Swarms of Robots 3D Printing Tunnels

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It sounds like a sci-fi movie from the 1960s, but it’s a sci-fi reality in the 21st century. Swarms of robots creating an underground “hive” using 3D printing technology, resulting in a tunnel without first using a boring machine, blasting, or digging.

While Elon Musk’s Boring Co., is drilling massive holes underground and then lining them to create a tunnel, hyperTunnel first builds the tunnel, then digs the hole. A significant break from tradition, the hyperTunnel method does not create the hole by pushing through the ground with a boring machine or drill and blast. Instead, it 3D-prints the tunnel inside the ground, working to a digital twin created using completely new levels of data generated by hyperTunnel’s digital ground surveying techniques.

Engineers are demonstrating how swarms of hyperBot robots can transport cartridges of construction chemicals through HDD (horizontal directional drilling) bore pipes to 3D-print a tunnel in the ground. This scalable and modular approach will make tunnel building, repair, enlargement, and monitoring, faster, cheaper, safer, more environment-friendly, and involve much less project risk than current tunnelling methods.

The concept, which is currently under advanced testing at various sites in the UK, is supported by a suite of integrated technology approaches. These include digital twins and digital underground surveying, supported by AI (artificial intelligence) and VR (virtual reality), the majority of which have been proven in other sectors.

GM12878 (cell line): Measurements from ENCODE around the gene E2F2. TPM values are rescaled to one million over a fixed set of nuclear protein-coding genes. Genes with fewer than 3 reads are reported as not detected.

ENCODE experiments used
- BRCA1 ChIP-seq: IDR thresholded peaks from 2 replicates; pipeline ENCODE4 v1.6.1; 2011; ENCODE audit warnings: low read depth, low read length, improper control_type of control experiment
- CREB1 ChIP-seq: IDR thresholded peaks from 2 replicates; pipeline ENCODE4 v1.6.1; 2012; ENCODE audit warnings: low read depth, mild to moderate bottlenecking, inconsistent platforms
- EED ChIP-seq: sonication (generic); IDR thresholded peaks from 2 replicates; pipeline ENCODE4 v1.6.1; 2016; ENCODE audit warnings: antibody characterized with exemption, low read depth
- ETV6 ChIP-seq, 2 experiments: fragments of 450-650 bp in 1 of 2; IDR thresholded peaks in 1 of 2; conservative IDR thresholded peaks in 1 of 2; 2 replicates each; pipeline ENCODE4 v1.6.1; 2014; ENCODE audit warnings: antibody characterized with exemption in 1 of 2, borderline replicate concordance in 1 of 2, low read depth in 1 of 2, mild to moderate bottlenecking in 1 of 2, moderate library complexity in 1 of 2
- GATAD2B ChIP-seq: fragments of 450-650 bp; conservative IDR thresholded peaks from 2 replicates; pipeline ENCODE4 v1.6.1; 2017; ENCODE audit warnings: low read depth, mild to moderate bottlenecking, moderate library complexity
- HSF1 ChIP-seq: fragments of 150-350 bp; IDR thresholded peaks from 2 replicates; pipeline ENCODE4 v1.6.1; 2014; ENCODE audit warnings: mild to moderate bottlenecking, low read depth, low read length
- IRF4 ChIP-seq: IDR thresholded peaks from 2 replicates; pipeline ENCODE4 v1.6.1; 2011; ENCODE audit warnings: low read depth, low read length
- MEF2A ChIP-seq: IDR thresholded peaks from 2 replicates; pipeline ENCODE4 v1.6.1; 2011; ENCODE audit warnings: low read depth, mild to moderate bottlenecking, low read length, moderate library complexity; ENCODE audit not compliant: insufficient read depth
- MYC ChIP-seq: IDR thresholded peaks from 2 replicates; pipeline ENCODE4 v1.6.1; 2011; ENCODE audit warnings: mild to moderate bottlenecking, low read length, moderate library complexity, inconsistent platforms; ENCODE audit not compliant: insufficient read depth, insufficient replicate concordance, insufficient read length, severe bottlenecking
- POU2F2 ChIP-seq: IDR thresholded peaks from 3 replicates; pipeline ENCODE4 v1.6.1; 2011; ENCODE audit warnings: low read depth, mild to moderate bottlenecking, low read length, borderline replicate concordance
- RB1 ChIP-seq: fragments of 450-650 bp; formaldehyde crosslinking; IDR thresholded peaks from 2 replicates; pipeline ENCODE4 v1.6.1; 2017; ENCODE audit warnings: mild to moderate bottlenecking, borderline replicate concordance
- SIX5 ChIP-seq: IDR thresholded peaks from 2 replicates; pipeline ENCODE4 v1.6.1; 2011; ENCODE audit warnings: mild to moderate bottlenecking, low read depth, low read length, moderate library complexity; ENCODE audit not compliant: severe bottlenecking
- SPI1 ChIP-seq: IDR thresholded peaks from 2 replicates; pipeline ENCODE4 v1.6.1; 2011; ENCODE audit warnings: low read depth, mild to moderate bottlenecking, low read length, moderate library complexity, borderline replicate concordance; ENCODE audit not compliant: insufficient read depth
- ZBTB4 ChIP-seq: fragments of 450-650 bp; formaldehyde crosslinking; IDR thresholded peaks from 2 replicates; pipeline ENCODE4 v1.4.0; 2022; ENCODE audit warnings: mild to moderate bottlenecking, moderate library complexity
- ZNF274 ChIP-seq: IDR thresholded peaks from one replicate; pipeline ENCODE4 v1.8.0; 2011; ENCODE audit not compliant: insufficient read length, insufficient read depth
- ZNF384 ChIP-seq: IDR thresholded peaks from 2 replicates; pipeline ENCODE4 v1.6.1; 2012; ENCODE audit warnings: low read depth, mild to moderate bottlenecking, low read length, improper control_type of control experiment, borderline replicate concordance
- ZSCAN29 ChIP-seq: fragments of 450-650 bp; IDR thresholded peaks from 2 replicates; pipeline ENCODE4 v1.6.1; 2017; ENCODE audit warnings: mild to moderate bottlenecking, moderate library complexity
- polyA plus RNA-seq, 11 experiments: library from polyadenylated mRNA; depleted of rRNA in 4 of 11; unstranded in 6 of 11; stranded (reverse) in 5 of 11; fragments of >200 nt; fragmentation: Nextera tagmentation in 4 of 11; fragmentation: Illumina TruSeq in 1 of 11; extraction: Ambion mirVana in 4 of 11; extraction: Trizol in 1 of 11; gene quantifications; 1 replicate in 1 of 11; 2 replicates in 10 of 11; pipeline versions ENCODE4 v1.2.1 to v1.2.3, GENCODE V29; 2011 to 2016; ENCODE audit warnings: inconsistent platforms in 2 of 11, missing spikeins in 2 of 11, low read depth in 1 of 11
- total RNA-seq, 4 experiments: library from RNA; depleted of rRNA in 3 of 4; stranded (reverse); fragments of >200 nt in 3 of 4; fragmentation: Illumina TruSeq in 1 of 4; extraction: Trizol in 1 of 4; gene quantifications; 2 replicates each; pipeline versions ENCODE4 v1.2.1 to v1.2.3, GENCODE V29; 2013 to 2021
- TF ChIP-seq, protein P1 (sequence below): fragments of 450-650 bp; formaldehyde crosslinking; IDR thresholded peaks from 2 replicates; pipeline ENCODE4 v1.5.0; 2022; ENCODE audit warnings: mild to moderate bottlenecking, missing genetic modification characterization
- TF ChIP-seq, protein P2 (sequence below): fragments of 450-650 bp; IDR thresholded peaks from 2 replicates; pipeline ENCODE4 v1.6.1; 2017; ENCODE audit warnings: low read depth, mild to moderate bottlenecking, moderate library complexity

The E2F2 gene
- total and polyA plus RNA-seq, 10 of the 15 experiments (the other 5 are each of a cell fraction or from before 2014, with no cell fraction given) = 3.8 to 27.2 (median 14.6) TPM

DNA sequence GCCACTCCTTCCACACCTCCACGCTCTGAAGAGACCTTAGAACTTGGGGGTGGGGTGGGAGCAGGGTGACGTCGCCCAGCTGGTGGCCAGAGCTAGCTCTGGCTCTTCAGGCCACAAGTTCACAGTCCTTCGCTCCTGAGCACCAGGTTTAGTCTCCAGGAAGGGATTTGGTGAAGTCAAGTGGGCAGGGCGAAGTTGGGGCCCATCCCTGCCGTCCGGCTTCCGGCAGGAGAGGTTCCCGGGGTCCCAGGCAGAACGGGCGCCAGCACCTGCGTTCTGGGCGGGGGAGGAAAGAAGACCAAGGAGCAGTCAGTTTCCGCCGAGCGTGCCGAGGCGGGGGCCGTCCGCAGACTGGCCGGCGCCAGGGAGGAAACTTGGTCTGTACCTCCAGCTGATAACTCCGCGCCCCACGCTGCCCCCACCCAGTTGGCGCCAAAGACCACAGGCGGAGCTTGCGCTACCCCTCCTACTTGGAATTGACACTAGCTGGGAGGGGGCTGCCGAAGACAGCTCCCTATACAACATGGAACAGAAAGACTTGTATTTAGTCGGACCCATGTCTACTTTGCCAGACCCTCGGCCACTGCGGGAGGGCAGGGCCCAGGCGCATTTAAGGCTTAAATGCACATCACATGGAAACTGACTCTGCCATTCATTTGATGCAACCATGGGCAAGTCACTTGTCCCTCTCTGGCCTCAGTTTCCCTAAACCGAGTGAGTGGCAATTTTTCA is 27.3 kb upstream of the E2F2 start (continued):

According to the company, the advantages of hyperTunnel’s form of underground construction are that nobody goes underground until the tunnel is built, so it is far safer, and because the process is much faster than traditional methods, there is much lower cost.

Using horizontal directional drilling, a series of bore pipes are drilled to form the outline of the tunnel. A number of semi-autonomous robots move throughout the inside of the bores to create the structural shell of the tunnel using swarming techniques. After the geology within the shell is disrupted, spoil is removed with a remote-controlled excavation shield. A continuous concrete layer can then be sprayed onto the shell and the construction completed, if required, with custom linings. Secondary bore pipes are used to house monitoring technologies which improve long-term tunnel maintenance and safety.

The technology and approach are getting attention in Europe. The EIC (European Innovation Council), Europe’s flagship innovation program to identify, develop, and scale up breakthrough technologies and game-changing innovations, has selected hyperTunnel to receive a substantial financial award under its EIC Accelerator scheme. Funding of €1.88 million will be used to complete the development of hyperTunnel’s advanced swarm robotics underground construction platform.

In addition, hyperTunnel has received a financial investment from VINCI Construction, a global contractor in concessions, energy, and construction. The deal further strengthens hyperTunnel’s connections with VINCI’s technical departments. hyperTunnel recently joined VINCI’s innovation platform Leonard as a member of its start-up accelerator program, Catalyst.

The new funding will significantly accelerate hyperTunnel’s development of its swarm robotics platform and hyperBot fleet so that it is fully completed and tested (Technology Readiness Level 8) in around two years. 

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